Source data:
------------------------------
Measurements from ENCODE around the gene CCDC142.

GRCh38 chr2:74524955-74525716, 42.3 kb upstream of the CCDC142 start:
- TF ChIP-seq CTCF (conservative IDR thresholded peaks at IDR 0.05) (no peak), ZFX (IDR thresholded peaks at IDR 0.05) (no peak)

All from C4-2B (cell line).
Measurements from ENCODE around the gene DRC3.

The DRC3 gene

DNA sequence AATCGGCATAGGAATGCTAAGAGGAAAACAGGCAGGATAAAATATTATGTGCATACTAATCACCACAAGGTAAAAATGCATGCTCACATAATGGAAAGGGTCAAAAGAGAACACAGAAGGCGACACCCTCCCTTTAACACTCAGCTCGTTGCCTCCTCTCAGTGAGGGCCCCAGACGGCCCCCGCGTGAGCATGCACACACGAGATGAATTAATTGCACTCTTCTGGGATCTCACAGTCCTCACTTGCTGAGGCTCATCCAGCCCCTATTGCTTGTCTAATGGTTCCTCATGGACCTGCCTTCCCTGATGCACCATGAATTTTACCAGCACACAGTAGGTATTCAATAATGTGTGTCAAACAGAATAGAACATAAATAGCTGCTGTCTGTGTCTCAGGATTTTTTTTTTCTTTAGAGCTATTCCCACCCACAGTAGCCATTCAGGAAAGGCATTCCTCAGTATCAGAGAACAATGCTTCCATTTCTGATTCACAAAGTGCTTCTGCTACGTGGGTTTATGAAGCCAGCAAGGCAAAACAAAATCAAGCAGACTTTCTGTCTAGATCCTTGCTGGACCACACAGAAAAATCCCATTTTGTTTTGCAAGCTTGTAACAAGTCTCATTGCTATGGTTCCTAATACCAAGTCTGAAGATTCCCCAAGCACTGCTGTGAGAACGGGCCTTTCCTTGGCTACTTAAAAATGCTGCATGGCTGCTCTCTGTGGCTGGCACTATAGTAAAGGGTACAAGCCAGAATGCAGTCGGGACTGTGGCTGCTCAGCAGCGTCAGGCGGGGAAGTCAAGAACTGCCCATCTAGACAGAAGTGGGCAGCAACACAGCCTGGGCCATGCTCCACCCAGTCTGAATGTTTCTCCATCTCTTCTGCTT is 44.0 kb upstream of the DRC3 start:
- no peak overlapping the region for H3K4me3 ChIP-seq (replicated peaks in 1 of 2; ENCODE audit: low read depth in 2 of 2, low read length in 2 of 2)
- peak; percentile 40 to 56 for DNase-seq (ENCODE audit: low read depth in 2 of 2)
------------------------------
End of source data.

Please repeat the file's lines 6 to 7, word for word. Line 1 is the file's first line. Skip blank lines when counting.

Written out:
The DRC3 gene

DNA sequence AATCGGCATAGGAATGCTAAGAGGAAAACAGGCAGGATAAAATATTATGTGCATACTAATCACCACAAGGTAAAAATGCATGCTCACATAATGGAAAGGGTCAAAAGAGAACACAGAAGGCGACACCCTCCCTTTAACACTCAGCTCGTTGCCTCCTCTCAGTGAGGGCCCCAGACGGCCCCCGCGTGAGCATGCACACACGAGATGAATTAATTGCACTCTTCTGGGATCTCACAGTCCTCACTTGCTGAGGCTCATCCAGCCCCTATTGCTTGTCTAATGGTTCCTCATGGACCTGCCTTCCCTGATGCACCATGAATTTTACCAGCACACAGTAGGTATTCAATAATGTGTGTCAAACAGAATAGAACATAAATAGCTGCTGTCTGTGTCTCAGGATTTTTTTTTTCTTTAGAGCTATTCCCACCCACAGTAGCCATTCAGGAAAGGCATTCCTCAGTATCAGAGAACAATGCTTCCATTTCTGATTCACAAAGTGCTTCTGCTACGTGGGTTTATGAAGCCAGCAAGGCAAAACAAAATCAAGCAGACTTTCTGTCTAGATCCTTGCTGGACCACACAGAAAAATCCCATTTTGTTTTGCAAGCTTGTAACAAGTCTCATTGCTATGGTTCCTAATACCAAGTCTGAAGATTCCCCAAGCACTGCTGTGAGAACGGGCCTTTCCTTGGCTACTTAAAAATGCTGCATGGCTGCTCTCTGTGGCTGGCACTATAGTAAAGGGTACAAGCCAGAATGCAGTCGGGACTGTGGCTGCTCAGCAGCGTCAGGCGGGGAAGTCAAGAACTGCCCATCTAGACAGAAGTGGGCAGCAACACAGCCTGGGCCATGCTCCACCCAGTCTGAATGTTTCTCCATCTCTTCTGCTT is 44.0 kb upstream of the DRC3 start: